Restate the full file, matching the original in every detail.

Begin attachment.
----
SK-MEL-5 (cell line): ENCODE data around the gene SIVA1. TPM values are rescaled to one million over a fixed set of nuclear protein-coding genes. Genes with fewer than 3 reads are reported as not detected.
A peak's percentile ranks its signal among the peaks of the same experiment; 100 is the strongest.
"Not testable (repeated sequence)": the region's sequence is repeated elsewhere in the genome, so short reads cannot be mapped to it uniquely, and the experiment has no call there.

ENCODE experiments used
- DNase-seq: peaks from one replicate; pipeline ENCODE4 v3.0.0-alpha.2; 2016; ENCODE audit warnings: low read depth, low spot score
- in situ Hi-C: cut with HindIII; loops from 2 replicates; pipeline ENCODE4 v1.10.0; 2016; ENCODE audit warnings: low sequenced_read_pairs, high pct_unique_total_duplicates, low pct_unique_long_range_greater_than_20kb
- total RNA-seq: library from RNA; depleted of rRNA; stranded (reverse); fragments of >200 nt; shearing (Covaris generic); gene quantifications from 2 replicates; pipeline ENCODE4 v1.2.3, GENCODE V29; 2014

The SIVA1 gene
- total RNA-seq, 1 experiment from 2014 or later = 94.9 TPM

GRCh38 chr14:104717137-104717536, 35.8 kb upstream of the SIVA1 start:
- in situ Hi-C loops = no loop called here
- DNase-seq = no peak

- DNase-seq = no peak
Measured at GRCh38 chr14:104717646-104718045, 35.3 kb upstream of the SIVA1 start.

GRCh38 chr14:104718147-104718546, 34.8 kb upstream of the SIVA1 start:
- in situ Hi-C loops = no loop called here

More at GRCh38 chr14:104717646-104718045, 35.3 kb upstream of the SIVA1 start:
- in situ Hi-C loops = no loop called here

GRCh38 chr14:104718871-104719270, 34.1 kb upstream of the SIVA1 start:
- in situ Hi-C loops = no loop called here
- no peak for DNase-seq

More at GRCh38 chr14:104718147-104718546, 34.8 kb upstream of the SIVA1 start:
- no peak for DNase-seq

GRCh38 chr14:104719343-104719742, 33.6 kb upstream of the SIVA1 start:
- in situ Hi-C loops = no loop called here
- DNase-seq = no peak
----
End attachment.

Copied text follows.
SK-MEL-5 (cell line): ENCODE data around the gene SIVA1. TPM values are rescaled to one million over a fixed set of nuclear protein-coding genes. Genes with fewer than 3 reads are reported as not detected.
A peak's percentile ranks its signal among the peaks of the same experiment; 100 is the strongest.
"Not testable (repeated sequence)": the region's sequence is repeated elsewhere in the genome, so short reads cannot be mapped to it uniquely, and the experiment has no call there.

ENCODE experiments used
- DNase-seq: peaks from one replicate; pipeline ENCODE4 v3.0.0-alpha.2; 2016; ENCODE audit warnings: low read depth, low spot score
- in situ Hi-C: cut with HindIII; loops from 2 replicates; pipeline ENCODE4 v1.10.0; 2016; ENCODE audit warnings: low sequenced_read_pairs, high pct_unique_total_duplicates, low pct_unique_long_range_greater_than_20kb
- total RNA-seq: library from RNA; depleted of rRNA; stranded (reverse); fragments of >200 nt; shearing (Covaris generic); gene quantifications from 2 replicates; pipeline ENCODE4 v1.2.3, GENCODE V29; 2014

The SIVA1 gene
- total RNA-seq, 1 experiment from 2014 or later = 94.9 TPM

GRCh38 chr14:104717137-104717536, 35.8 kb upstream of the SIVA1 start:
- in situ Hi-C loops = no loop called here
- DNase-seq = no peak

- DNase-seq = no peak
Measured at GRCh38 chr14:104717646-104718045, 35.3 kb upstream of the SIVA1 start.

GRCh38 chr14:104718147-104718546, 34.8 kb upstream of the SIVA1 start:
- in situ Hi-C loops = no loop called here

More at GRCh38 chr14:104717646-104718045, 35.3 kb upstream of the SIVA1 start:
- in situ Hi-C loops = no loop called here

GRCh38 chr14:104718871-104719270, 34.1 kb upstream of the SIVA1 start:
- in situ Hi-C loops = no loop called here
- no peak for DNase-seq

More at GRCh38 chr14:104718147-104718546, 34.8 kb upstream of the SIVA1 start:
- no peak for DNase-seq

GRCh38 chr14:104719343-104719742, 33.6 kb upstream of the SIVA1 start:
- in situ Hi-C loops = no loop called here
- DNase-seq = no peak